Simon Senak’s book Start with Why remains one of my favorites. While the book focuses on leadership, his message of “start with why” has wide-ranging applications.
In the field of research, analytics and insights, big data continues to be the talk of town. Whether it’s big opportunity or big headache depends on whom you ask. More often than not, most feel a sense of being overwhelmed. We salivate toward all the data because there is information that should be useful for business decisions. On the other hand, there is so much out there that we often wonder where we should start. Starting with why helps bring purpose, focus and sanity to big data.
Societies evolve. Communication channels change. Business models get modified. Yet at the highest level for any company, the ultimate goal remains the same: I want to continue to do what I do best to serve my customer (effectiveness) and maximize every dollar I spend (efficiency).
Keeping this overarching why in mind helps to bring clarity and focus to the subsequent goals and objectives, data sources to explore, analytics to understand patterns, and insights to drive actions.
Starting with why helps bring purpose, focus and sanity to big data.
The age-old adage still rings true – “I know I am wasting half of my marketing spend, I just don’t know which half.” This conundrum remains the ultimate why for the CMOs of major companies. The difference – and hence the greater challenge – is today we have more and messier channels to consider in this mix because of social media.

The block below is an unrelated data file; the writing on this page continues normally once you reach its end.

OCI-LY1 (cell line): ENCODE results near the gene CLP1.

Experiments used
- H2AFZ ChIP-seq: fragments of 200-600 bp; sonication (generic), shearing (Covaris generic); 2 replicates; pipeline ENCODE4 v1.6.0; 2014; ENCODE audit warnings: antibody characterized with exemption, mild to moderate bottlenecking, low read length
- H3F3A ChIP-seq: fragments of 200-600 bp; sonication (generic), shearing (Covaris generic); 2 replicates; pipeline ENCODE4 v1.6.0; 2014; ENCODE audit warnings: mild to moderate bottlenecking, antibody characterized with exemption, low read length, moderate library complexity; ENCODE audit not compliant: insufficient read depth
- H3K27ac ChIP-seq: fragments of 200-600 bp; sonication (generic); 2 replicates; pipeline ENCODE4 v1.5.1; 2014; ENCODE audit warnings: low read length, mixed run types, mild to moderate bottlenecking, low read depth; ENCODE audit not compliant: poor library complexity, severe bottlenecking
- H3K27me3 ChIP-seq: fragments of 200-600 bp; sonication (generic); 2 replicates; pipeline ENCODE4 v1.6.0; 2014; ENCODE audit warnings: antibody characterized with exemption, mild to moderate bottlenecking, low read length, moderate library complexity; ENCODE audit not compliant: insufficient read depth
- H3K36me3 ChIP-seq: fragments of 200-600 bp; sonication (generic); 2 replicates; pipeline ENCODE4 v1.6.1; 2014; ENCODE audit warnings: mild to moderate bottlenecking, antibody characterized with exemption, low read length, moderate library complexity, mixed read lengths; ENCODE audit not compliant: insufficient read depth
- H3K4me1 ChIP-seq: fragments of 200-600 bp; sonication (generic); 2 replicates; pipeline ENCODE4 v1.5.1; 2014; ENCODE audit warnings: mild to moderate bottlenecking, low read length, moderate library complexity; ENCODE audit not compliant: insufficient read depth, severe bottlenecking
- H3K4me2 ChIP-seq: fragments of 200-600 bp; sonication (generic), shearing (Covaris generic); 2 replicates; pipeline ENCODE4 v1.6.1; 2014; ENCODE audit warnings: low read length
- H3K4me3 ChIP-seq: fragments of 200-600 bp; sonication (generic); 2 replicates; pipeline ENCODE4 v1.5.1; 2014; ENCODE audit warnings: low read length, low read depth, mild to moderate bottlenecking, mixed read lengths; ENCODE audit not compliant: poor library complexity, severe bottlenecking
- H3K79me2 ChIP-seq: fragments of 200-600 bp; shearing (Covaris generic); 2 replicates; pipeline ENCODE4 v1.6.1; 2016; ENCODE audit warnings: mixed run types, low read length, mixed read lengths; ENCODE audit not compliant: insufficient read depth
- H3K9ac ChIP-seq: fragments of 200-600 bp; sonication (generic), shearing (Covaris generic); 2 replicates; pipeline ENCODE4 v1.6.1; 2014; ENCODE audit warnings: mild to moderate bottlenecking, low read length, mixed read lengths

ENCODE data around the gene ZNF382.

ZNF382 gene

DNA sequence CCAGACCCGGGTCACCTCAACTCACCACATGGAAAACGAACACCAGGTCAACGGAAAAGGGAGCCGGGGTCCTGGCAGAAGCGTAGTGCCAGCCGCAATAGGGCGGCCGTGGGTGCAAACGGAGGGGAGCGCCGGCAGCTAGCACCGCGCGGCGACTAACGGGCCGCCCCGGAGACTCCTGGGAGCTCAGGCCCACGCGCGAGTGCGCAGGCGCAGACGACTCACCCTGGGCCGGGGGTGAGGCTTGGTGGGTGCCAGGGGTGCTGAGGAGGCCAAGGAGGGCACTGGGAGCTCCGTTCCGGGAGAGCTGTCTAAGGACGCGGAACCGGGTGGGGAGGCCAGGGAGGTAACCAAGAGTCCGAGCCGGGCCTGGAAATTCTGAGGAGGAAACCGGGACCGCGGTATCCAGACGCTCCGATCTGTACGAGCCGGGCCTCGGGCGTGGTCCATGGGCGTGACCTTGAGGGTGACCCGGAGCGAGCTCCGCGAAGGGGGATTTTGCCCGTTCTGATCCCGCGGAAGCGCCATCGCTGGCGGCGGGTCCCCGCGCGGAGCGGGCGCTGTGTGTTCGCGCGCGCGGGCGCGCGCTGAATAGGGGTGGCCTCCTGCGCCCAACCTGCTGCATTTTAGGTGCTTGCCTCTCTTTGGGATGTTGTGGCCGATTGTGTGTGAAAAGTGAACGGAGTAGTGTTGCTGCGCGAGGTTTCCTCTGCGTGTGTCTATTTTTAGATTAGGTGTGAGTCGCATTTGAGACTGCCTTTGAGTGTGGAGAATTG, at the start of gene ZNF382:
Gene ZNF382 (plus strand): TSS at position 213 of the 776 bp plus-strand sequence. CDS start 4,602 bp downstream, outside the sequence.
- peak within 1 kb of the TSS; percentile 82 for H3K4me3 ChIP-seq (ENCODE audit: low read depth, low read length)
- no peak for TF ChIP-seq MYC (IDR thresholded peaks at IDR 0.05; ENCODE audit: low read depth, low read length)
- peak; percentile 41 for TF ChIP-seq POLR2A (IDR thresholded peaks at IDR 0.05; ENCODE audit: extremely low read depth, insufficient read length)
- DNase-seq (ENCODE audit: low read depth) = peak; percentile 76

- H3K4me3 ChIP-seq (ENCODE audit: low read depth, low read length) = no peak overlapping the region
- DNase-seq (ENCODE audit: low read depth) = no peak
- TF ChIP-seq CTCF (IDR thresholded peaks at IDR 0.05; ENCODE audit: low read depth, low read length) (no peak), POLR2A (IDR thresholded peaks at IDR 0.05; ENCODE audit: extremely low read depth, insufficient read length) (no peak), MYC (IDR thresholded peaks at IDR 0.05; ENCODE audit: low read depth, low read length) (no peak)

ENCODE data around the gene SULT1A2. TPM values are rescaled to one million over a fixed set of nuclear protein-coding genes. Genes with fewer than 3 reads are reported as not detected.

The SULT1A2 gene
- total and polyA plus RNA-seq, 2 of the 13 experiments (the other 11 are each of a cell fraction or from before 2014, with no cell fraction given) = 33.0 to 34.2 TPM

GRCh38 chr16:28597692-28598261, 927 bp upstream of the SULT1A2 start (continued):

In fact, much of the big data discussion comes from the fact that there is a massive amount of real-time data in the social media space. It wasn’t that long ago companies were competing for more followers, more likes, etc. Today, as companies’ social presence stabilizes and matures, they are no longer satisfied with metrics such as number of retweets or likes, net sentiment, etc. The questions around social media data have taken on more of a business angle: How does my success in social media metrics translate into and impact my business performance success? Am I throwing too much money into social media presence and dominance?
Why the shift in these questions? Because if one thinks about it, getting on social media never really is the ultimate goal of any business. Social media has grown to be more like an advertising channel. The Facebooks and Twitters of the world are like media companies, except that they are more powerful in the sense that messages spread faster and reach further. Whether social media channels serve as an “enhancer” of the traditional media channels or a primary driver depends on a company’s business model, the stage of its brand development, and the target audiences it looks to engage.
So as we look forward to bringing more meaning and order to the chaotic world of big data, it’s ever more important to “start with why.” If we think about the various types and levels of engagement by consumers, the ultimate why for companies is for their consumers to be their brands’ fans or defenders – the highest level of engagement. If we think about how to move consumers along the four core levels, as illustrated in the diagram, it will help us focus on data that are most meaningful in providing answers to how companies can get their consumers to the final level of engagement – and get there faster.